A British space travel company will send a manned rocket into space within the next five years, according to its boss. Rocket man Steve Bennett, who set up and runs Manchester-based Starchaser Industries, said the company is 'pretty close' to putting tourists in space.

'Space tourism is going to be the big business of the 21st century,' he said. 'It's going to be the dotcom boom all over again.' The flight will only take an hour and will see the rocket reach around 330,000ft – ten times the average cruising altitude for an aeroplane flight. (8/23)

Lawsuit Between Virgin Galactic, Firefly Grinds On (Source: Law 360)
A California judge criticized Virgin Galactic and a former Virgin rocket scientist for creating “quite a confusing situation” in their ongoing arbitration battle over claims the scientist stole Virgin trade secrets, calling the scientist’s motion to halt arbitration “unusual” and Virgin’s response procedurally improper. Virgin alleges that former Virgin Galactic scientist Thomas Markusic stole company secrets when he left to form Firefly Space Systems. (8/23)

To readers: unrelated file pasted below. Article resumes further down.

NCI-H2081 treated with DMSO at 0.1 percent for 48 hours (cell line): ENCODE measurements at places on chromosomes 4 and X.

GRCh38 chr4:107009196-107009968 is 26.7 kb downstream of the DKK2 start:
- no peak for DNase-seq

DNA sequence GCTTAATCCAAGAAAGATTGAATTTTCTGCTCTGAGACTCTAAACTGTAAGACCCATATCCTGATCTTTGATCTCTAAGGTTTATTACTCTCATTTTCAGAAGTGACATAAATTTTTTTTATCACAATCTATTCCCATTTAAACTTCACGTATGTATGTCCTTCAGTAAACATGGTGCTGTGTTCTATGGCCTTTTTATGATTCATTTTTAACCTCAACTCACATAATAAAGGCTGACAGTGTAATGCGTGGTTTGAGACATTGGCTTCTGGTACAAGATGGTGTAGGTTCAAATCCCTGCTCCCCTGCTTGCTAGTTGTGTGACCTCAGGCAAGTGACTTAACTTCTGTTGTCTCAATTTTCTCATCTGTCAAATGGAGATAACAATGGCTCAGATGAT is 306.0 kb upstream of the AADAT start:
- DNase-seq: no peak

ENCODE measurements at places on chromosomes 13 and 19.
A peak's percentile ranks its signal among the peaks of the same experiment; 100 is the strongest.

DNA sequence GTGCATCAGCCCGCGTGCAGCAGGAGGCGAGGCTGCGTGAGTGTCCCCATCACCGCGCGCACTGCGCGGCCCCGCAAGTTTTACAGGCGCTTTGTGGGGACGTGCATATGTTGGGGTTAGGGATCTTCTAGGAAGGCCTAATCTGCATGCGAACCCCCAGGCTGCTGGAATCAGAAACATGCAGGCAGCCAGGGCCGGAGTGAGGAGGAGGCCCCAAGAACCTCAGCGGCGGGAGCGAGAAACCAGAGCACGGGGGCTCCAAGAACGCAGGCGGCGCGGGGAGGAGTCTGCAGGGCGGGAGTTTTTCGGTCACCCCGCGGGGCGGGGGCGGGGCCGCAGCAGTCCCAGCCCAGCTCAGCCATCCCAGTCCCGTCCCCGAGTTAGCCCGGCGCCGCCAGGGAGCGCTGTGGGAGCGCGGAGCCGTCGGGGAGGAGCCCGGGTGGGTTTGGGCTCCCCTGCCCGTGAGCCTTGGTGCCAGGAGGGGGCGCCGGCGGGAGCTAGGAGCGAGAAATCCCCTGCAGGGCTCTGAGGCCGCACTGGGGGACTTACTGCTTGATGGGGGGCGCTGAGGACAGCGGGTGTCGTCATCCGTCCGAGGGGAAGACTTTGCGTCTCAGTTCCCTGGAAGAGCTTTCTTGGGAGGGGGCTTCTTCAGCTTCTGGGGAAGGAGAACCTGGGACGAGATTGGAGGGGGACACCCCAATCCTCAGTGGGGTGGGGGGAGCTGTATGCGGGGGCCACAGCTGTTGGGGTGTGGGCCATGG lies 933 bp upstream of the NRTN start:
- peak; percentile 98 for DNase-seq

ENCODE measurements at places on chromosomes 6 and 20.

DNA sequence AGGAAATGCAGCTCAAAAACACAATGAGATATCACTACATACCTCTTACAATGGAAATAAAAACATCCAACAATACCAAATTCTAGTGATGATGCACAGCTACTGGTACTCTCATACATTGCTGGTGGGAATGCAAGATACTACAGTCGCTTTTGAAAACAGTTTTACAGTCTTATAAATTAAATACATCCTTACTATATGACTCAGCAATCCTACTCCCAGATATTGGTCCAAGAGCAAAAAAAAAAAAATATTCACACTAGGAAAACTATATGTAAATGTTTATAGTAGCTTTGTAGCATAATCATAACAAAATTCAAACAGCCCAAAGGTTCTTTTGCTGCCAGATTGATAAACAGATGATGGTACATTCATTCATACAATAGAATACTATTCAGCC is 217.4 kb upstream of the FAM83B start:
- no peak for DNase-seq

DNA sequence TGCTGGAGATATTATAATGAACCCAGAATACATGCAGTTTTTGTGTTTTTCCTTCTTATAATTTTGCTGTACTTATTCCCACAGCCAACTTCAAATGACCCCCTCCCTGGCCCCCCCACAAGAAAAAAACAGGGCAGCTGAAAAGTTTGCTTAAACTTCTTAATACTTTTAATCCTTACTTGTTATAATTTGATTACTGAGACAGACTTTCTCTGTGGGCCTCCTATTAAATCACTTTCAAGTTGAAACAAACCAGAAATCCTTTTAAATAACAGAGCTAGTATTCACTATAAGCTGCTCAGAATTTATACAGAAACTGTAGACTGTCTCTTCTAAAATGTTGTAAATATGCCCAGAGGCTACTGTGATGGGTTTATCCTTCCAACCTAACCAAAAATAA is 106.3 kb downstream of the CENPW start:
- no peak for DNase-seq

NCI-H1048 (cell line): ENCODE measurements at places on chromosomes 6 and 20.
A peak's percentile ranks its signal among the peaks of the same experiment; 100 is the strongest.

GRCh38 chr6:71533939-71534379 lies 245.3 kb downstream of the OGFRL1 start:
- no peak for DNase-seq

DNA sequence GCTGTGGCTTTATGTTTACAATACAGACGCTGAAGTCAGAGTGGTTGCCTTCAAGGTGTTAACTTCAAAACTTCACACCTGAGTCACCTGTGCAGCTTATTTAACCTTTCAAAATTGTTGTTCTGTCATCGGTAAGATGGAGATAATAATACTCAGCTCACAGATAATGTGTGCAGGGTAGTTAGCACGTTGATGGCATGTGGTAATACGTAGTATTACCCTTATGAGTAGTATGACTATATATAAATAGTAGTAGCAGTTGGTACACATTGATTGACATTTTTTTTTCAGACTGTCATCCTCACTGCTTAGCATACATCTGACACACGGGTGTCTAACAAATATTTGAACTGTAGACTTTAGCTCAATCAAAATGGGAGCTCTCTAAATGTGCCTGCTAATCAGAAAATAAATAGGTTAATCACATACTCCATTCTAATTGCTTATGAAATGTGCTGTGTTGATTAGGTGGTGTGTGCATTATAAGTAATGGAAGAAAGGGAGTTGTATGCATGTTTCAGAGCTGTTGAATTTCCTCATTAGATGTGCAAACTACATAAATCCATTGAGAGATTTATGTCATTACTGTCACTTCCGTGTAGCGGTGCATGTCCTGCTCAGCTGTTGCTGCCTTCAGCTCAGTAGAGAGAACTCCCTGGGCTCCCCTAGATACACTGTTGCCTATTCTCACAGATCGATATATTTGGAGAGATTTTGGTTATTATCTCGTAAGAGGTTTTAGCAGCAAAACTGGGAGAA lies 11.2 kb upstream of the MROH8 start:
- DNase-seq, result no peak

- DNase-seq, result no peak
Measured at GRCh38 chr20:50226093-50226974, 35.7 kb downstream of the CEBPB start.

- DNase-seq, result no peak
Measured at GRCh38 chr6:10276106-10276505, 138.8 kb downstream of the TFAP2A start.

Texas Spaceport Group Approves $2.4 Million for Road, Utility Investment (Source: Midland Reporter-Telegram)
The Midland Spaceport Development Corp. board on Tuesday approved about $2.4 million to fund construction at Spaceport Business Park at Midland International Air & Space Port. The funds will cover Phase I of efforts to build roadways and infrastructure at the park.

Each contract received unanimous votes for approval. In total, MSDC approved $2,425,250.25 for the projects, $242,066.89, or 9 percent, below the projected cost offered at the organization’s June meeting. Midland Development Corp. in June agreed to pay MSDC $3 million to move forward with Phase I of the project, with $2 million reimbursable to MDC and $1 million not, according to a previous Reporter-Telegram report. MSDC will repay MDC with the $2 million it will receive this year from the state's Spaceport Trust Fund. (8/23)

Georgia Spaceport Project Hinges on Liability Shield Law (Source: Atlanta Business Chronicle)
While federal courts have jurisdiction over lawsuits arising from accidents during commercial space launches, federal law requires judges to consider applicable state laws, two FAA officials said Tuesday.

"In states like Florida and Texas that have a law, that is the statute a federal judge is going to look at,” Dan Murray, a manager with the FAA’s Office of Commercial Space Transportation, told members of a Georgia House subcommittee exploring a planned commercial spaceport in southeastern Georgia. (8/23)